Corbridge is an exceptionally attractive village standing on the north bank of the River Tyne some 16 miles west of Newcastle upon Tyne, and a little over three east of Hexham. The village has been bypassed to the north by the A69 since 1977, and to the east by the A68 since 1982, so you will only find yourself in Corbridge if you actually want to be here. It is well worth the slight detour, whichever direction you are travelling in.
You can think of the centre of Corbridge as comprising two very roughly north-south streets, linked together by a series of (also very roughly) east-west streets. There are two fixed points essential to understanding the layout of the village. The first is the bridge over the River Tyne at the southern end of the village, and the second is the Market Place, at its heart. Several things come together to make Corbridge such an attractive place, but perhaps the most obvious are the age of many of its buildings and the fact that almost all are constructed of the same light coloured stone.
The Market Place is an excellent spot from which to start an exploration of Corbridge. At its centre stands the Percy Cross, a market cross paid for in 1814 by the Duke of Northumberland. This is very unusual in having a shaft and cross made of cast iron, and it stands on a circular stepped base. Also in the Market Place is the pyramid-topped Market Place Pant. This dates back to 1815 and was one of a series of "pants" or drinking fountains that once provided the village with fresh water. A number of these still survive in different parts of Corbridge.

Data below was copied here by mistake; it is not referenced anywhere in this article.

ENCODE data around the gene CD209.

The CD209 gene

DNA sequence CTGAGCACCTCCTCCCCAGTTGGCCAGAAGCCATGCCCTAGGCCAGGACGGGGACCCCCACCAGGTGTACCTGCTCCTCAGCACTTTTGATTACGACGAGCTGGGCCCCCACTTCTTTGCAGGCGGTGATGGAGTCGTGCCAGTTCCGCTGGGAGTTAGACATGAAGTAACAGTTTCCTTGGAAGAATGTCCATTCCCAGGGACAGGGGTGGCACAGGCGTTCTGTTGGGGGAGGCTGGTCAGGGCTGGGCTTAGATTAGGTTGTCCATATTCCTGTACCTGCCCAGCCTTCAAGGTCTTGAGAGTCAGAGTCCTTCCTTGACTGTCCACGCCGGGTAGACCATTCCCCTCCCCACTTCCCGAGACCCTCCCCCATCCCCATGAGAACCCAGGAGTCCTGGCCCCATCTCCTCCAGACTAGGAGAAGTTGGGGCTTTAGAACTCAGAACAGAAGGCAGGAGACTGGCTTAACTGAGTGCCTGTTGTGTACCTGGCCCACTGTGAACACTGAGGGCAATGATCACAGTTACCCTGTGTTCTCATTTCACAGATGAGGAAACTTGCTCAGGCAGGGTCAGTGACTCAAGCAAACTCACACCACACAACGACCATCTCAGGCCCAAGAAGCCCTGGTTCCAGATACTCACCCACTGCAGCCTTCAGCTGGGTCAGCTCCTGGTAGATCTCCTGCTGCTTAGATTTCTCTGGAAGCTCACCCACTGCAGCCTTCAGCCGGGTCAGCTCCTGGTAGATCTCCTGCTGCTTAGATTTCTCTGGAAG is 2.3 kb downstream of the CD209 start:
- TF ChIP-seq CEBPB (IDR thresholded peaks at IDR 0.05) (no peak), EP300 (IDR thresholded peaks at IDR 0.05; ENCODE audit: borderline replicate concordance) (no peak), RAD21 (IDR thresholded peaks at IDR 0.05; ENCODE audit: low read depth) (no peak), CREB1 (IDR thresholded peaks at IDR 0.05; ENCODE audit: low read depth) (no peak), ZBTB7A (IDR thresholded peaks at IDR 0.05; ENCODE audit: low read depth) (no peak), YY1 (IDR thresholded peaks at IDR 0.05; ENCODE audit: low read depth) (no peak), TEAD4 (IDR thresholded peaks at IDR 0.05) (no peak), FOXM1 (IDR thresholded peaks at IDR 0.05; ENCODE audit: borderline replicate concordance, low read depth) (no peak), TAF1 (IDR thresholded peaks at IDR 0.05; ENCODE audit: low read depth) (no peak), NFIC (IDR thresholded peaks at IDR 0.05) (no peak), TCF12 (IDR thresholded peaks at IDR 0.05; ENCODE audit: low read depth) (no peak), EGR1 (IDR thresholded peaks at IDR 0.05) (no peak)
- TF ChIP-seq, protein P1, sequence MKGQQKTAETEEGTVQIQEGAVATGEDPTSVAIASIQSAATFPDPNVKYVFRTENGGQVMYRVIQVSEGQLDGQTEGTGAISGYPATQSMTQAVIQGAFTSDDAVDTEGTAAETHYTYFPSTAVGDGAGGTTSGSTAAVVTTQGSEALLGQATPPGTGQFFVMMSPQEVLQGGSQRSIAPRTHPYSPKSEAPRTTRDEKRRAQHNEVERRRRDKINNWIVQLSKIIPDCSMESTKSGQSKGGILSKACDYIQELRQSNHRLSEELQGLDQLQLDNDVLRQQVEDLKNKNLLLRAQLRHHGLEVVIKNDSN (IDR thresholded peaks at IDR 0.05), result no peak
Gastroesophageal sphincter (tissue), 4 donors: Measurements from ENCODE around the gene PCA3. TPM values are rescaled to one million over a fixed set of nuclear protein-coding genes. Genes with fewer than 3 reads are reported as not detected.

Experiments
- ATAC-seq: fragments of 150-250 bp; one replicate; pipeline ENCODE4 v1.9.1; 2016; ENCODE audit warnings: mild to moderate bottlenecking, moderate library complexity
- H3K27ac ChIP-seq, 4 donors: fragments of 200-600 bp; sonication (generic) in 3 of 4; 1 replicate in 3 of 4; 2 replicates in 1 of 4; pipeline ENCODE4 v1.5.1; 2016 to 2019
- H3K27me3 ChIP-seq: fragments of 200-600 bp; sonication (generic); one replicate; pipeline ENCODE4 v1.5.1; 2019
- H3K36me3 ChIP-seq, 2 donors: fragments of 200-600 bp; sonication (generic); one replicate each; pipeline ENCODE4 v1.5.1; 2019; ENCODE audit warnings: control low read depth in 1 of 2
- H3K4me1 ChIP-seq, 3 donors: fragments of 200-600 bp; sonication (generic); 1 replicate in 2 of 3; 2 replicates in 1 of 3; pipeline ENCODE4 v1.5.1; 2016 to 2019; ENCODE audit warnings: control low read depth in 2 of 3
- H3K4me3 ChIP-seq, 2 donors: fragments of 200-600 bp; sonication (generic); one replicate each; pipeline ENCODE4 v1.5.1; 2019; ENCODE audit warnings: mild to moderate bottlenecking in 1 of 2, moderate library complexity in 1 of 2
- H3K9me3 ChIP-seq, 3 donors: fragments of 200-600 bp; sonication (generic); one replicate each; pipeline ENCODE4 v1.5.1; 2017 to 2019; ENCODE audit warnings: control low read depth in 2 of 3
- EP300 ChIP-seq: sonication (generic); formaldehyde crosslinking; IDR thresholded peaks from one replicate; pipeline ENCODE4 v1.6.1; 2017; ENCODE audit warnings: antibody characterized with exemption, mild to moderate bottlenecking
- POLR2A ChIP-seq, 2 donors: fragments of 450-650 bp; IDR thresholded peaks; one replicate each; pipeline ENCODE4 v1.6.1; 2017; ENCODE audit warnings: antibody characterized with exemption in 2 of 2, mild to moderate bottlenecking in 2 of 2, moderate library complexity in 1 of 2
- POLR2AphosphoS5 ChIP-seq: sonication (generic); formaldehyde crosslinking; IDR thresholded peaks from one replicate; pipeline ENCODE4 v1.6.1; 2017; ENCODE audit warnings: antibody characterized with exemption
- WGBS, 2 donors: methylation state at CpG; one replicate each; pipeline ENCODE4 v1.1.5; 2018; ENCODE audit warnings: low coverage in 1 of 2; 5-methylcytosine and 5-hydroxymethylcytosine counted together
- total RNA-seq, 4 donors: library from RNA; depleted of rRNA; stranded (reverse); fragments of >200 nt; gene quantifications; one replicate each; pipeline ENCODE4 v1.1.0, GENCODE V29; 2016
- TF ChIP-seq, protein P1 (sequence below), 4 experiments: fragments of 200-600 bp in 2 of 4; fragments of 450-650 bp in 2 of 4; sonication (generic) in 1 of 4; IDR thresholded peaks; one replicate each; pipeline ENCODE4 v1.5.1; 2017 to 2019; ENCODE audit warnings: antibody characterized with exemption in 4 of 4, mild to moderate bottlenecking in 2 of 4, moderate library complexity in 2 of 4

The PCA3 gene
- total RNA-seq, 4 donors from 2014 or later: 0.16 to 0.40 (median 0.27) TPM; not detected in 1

Overlooking the Market Place on its northern side is St Andrew's Parish Church. A church has stood on this spot since 674, and some of the original Saxon nave remains visible today, despite the significant changes that have been made to the church over its enormously long life. Views of the church from the Market Place are interrupted by the stone lych gate, built as a memorial to those who fell in the First World War. On the south-east side of the churchyard, a little concealed by trees and other buildings, is a stone vicar's pele, a small defensive tower house to keep the vicar and his family safe. This was probably built in the 1300s, drawing heavily, like many of Corbridge's early buildings, on readily available stone from Coriosopitum, the Roman town that stood half a mile to the north-west. Close to the door into the tower is Corbridge's original market cross, whose shaft dates back to the 1200s, and whose base is the reused top of a Roman column.
Running north past the west end of St Andrew's is Watling Street. This reflects the Roman heritage of the area, but is a slightly confusing name as the best known Watling Street ran from Dover to North Wales. Built into the wall of the churchyard overlooking this street is The King's Oven. This is a communal oven first used in 1310 (and used as recently as the 1800s) intended to allow residents to bake their bread. The view north along Watling Street is closed off by The Wheatsheaf Hotel, one of a number of large inns and hotels in the village which reflect Corbridge's location at an important crossroads on the coaching networks of the 1700s. A yard behind the hotel is overlooked by a Roman statue in a squared niche high on one wall: presumably liberated from the Roman town at some point in antiquity.